A bucktail jig will typically consist of a lead head, that can be a variety of different shapes and sizes, which is molded onto a hook and has hair-like material tied to the bottom of the jig head. This hair-like material is where the name “bucktail” comes from because many bucktail jigs are made using hair from a deer. The bucktail hair and jighead come in a variety of different colors. These bucktail jigs can be fished by themselves or they can be rigged with a rubber worm, live shrimp or other natural baits like strips of fish.

A vertical jig, or speed jig, is made of a long and slender piece of lead or metal that cuts through the water mimicking an injured baitfish. Vertical jigs will have one or more dangling hooks attached to a split ring which can be attached to the top or the bottom of the jig. Vertical jigs range anywhere from 1/8 oz. up to 14 oz. and are also referred to as “butterfly jigs.”

When fishing with jigs, it is important that the angler constantly jig the lure up and down by constantly lifting the rod tip up and down. A good method for jigging is to drop the jig all the way down to the bottom and with a very rapid retrieval, twitch the rod tip erratically until the jig comes to the surface and repeat. No matter which type of jig you are using, it is important to match the weight of each jig to the depth at which you are fishing. Deeper water will require heavier jigs to reach the bottom. It is also important to take the tides and current into consideration when choosing your jig weight.

Still Fishing

Still fishing is a versatile way to go. You can do it from a pier, a bridge, an anchored boat or from shore. And you can still fish during most seasons and during any part of the day. Your equipment and the size of the hooks and bait you use depend on what kind of fish you’re after. Your best equipment for still fishing is patience. You have to wait for the fish to bite. A great method for still fishing is to use one rod with natural bait that will soak or sit on the bottom as well as a casting rod with an artificial bait or lure. While you’re letting your natural bait soak, you can keep occupied and cover more ground while taking casts with a lure.

Surf Casting

Surf casting is perhaps one of the easiest methods of fishing the ocean without access to a boat. Fishing off the beach does not come without its challenges, though. Surf casting requires large and bulky equipment. Rod sizes can be as large as ten feet. Special rigs are used in surf casting in order to combat the strong currents and sometimes large waves. This allows the bait to remain suspended or at the bottom of the water column. The simplest of the rigs consists of a terminal egg weight with a hook attached to a loop knot six or seven inches above the weight.

Bait & Lures

Cut Bait

Using fish cut into pieces attracts fish in a different way than whole, live bait or lures. Fish that are attracted to scent are more likely to hit on cut bait. You can use just about any baitfish to make cut bait as well as other fish species. Before using any fish as cut bait, always make sure the fish you plan on using is a legal species and meets the minimum size requirement, if there is a size limit on that species. All size and species regulations can be obtained at tackle shops or your state’s fishing law enforcement website.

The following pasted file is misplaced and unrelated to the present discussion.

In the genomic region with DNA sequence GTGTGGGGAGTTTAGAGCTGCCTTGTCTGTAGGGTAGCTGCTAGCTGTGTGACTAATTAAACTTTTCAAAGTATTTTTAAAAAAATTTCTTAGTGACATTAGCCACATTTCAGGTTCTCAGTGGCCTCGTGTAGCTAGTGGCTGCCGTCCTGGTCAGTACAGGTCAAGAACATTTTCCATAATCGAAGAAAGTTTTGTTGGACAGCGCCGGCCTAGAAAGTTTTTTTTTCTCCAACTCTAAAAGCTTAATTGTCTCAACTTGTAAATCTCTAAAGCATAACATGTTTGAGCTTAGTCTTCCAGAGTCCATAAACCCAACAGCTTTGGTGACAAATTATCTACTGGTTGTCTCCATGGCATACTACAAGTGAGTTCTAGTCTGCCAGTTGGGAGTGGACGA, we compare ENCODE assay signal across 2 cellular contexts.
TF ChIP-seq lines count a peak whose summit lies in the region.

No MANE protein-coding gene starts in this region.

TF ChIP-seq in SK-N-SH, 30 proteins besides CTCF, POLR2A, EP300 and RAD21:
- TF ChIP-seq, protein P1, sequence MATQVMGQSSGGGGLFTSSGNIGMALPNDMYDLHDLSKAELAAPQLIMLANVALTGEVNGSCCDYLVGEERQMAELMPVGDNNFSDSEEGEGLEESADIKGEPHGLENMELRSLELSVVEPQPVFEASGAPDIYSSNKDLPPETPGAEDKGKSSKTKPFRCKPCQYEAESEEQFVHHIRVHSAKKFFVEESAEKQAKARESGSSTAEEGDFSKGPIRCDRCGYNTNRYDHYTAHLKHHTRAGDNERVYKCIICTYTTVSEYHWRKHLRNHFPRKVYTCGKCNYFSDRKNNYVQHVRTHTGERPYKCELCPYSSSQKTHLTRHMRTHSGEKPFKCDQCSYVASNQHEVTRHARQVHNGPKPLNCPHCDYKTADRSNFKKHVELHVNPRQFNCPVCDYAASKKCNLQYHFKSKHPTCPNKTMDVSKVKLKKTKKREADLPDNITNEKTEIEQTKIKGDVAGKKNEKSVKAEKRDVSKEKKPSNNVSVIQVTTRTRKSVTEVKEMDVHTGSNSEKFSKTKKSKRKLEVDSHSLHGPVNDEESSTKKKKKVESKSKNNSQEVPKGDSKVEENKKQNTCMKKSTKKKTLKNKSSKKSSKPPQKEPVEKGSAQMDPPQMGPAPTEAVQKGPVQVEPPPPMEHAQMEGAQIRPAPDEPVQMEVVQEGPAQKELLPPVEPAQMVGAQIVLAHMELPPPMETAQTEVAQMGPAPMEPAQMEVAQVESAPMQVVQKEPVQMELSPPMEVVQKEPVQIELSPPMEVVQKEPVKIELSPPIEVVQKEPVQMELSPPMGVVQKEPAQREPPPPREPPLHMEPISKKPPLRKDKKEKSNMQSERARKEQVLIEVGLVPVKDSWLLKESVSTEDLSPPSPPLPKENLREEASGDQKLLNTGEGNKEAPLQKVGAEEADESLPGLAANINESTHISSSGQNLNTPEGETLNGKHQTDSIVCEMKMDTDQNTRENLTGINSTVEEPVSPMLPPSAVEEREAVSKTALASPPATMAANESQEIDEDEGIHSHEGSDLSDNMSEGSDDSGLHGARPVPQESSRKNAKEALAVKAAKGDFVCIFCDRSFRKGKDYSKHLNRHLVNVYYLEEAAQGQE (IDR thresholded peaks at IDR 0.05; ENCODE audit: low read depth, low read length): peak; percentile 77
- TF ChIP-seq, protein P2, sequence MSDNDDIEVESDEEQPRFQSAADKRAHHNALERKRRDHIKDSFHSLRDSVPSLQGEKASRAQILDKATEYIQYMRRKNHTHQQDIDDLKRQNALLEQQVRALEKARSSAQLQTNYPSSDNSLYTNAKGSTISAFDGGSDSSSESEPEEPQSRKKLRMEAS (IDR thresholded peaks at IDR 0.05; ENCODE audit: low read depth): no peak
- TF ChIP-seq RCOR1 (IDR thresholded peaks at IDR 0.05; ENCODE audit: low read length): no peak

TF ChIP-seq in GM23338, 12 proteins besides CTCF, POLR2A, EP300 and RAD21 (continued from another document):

Flies

Poppers and flies are small lures used with spincast and fly-fishing tackle. These baits are very good for pan fish and other fish that feed on the surface such as trout and bass. Poppers get their action from a cupped face carved or molded into the front of the lure body. Fly action is totally controlled by the angler.

Jigs

Jigs have weighted metal heads and a tail made of animal hair, soft plastic, feathers or rubber. Anglers sometimes add a minnow or piece of pork rind to the jig's hook. Jigs can be used to catch nearly every kind of freshwater fish

Plugs

Plugs have a plastic or wood body and are designed to be fished on top of the water or at depths below the surface. Top-water or floating plugs are designed to float on the surface and are great lures to use during the early morning and late evening hours when fish are actively feeding. Diving plugs have plastic or metal lips so they will dive to a certain depth. The size of the lip will determine how deep a lure will dive but the rated dive depths can often be found on the box they are packaged in. A good plug to start with will often be a similar color to the baitfish that you see swimming in the area you are fishing. For example, if you notice that there are a lot of 3 inch baitfish with silver bodies and dark green backs, look for a plug of similar size and color.

Saltwater Live Bait

Using live bait such as shrimp or various baitfish is a very effective method to use while targeting pelagic species of predatory fish. “Baitfish” is a term that refers to any saltwater schooling fish that serve as a food source to other larger fish. Species used are typically those that are common and breed rapidly, making them easy to catch and in regular supply. Good examples of marine bait fish are anchovies, ballyhoo (sometimes referred to as halfbeaks), herring, menhaden and scad.

Spoons

Spoons are metal lures designed to look like a swimming baitfish or minnow. Many spoons are made to be cast while others are meant to be trolled behind a moving boat. Depending on where and how you're fishing, you can buy weedless, structure or trolling spoons. Ask your tackle shop which types you need.